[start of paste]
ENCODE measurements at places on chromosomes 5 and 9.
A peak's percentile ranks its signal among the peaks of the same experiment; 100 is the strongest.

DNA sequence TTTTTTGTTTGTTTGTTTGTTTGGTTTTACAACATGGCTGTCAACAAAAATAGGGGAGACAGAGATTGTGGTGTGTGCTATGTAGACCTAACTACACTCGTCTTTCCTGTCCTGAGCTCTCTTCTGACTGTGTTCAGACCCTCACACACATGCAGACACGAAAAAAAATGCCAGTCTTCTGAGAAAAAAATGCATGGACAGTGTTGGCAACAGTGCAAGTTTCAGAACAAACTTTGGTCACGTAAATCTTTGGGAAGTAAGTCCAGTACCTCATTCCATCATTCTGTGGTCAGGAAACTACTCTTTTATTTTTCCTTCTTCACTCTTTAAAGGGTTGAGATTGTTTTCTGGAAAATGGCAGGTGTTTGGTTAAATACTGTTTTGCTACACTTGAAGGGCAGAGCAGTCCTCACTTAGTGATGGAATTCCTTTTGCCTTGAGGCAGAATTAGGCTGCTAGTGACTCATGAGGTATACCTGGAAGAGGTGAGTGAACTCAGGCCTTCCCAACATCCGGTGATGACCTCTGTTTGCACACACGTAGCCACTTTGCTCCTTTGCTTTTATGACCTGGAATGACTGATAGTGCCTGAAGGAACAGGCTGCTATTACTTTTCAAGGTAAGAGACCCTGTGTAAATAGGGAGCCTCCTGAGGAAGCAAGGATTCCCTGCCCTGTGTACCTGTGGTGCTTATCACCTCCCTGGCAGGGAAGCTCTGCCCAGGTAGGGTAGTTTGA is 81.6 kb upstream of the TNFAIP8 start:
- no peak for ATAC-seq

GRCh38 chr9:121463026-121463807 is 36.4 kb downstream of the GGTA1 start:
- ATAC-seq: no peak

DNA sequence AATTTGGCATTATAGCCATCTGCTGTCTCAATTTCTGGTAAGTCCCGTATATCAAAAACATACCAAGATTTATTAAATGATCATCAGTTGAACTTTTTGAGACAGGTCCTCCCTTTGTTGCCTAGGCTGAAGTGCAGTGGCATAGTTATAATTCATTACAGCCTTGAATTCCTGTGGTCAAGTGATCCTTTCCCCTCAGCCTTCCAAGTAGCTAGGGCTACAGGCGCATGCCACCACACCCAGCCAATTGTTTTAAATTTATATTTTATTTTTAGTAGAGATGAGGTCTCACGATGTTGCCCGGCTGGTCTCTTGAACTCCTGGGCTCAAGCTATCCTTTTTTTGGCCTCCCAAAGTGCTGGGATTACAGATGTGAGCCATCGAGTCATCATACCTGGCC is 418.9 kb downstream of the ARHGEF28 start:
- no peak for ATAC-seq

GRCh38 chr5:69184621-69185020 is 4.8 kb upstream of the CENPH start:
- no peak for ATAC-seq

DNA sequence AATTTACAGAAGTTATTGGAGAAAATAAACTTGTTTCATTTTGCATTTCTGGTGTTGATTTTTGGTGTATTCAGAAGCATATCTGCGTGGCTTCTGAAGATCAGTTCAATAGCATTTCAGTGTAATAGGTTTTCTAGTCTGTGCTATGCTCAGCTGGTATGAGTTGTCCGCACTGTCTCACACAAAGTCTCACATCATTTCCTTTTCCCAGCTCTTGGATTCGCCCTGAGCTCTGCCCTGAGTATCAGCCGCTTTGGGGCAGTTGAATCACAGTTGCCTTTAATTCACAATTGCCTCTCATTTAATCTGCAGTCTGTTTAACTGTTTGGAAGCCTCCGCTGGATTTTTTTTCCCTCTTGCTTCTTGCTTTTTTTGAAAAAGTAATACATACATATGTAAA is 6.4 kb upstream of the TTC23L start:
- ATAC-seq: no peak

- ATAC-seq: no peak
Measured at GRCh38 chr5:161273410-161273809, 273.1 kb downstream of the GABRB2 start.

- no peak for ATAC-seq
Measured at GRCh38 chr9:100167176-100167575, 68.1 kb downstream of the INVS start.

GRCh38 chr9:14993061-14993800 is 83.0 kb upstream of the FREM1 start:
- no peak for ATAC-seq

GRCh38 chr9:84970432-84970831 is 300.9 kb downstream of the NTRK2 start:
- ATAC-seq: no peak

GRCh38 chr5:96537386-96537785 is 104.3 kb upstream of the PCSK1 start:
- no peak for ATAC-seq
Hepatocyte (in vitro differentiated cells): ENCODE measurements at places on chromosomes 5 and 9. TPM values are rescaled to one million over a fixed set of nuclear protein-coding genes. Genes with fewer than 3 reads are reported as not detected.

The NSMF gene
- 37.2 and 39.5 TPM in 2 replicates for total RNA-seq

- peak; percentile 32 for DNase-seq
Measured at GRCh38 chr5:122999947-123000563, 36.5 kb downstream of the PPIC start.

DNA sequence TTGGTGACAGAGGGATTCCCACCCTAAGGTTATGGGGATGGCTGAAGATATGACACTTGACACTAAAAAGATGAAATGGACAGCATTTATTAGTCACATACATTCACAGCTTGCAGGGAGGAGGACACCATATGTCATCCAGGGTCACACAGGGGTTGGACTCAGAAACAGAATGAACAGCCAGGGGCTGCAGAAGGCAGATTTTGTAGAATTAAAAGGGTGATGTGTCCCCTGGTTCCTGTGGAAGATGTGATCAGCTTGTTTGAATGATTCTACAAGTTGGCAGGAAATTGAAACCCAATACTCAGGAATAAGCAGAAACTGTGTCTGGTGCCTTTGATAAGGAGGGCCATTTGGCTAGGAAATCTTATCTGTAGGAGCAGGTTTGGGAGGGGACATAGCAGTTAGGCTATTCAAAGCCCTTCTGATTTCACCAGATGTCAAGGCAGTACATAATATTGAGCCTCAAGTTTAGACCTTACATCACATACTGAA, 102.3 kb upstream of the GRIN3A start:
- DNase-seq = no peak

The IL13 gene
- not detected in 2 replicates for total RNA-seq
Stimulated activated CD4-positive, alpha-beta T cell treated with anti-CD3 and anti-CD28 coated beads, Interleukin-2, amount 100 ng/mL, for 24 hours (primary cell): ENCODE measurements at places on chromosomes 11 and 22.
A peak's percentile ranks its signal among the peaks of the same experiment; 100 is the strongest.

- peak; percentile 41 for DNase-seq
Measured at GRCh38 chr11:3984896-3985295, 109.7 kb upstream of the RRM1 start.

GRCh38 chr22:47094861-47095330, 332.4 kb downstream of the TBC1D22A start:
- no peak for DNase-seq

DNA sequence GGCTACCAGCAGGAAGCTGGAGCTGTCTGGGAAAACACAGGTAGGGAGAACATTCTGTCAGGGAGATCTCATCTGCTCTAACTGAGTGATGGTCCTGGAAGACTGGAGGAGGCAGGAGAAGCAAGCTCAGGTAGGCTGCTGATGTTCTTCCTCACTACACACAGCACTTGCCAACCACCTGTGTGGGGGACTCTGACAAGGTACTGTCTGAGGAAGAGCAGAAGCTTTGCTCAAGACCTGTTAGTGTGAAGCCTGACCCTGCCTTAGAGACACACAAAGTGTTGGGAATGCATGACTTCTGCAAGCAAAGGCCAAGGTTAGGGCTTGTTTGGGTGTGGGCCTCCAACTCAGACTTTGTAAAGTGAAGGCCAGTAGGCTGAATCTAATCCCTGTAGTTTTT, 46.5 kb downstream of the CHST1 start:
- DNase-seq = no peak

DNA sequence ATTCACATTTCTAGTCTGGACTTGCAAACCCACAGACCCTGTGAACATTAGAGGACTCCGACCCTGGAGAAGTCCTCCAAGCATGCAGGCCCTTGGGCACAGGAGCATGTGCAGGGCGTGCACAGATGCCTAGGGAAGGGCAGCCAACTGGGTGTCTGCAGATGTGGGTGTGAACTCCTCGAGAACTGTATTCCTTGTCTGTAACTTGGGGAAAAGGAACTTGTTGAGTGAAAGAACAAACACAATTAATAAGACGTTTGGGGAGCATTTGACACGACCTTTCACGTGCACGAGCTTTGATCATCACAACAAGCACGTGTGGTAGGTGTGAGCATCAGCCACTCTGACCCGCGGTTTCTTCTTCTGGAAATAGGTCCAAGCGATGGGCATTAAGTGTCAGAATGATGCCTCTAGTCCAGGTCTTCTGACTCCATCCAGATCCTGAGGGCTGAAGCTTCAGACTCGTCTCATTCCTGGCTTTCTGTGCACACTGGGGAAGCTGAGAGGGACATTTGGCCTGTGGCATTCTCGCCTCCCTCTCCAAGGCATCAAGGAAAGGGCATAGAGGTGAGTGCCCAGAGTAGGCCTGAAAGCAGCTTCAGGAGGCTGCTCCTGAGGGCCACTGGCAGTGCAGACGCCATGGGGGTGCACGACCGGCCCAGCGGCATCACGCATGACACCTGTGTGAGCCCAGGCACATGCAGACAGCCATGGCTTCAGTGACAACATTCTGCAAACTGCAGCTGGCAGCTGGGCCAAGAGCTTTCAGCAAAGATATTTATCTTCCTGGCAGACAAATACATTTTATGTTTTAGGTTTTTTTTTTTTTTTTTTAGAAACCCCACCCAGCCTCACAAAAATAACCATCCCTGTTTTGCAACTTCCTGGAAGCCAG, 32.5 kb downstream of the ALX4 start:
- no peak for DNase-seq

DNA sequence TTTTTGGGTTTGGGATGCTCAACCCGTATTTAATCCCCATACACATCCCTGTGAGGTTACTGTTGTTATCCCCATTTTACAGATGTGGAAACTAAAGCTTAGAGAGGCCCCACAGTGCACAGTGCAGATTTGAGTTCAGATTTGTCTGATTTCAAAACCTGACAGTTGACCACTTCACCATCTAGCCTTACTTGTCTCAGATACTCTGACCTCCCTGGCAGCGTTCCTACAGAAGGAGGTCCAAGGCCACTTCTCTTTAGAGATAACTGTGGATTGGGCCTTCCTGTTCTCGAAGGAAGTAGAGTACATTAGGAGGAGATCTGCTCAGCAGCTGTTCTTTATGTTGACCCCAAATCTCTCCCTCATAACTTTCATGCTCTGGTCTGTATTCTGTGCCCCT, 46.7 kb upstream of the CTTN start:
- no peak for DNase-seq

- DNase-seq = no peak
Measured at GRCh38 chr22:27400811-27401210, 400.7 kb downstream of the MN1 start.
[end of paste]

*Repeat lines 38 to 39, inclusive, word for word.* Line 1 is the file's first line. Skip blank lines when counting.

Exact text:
DNA sequence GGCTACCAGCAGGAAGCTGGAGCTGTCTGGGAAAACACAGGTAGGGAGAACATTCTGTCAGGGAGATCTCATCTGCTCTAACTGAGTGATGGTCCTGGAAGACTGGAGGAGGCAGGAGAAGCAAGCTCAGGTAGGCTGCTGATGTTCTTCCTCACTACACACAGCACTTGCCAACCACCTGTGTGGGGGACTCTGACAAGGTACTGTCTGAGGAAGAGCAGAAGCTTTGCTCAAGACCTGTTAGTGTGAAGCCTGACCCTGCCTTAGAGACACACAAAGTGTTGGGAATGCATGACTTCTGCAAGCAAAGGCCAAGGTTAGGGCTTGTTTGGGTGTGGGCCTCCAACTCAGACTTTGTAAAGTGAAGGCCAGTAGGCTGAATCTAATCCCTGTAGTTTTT, 46.5 kb downstream of the CHST1 start:
- DNase-seq = no peak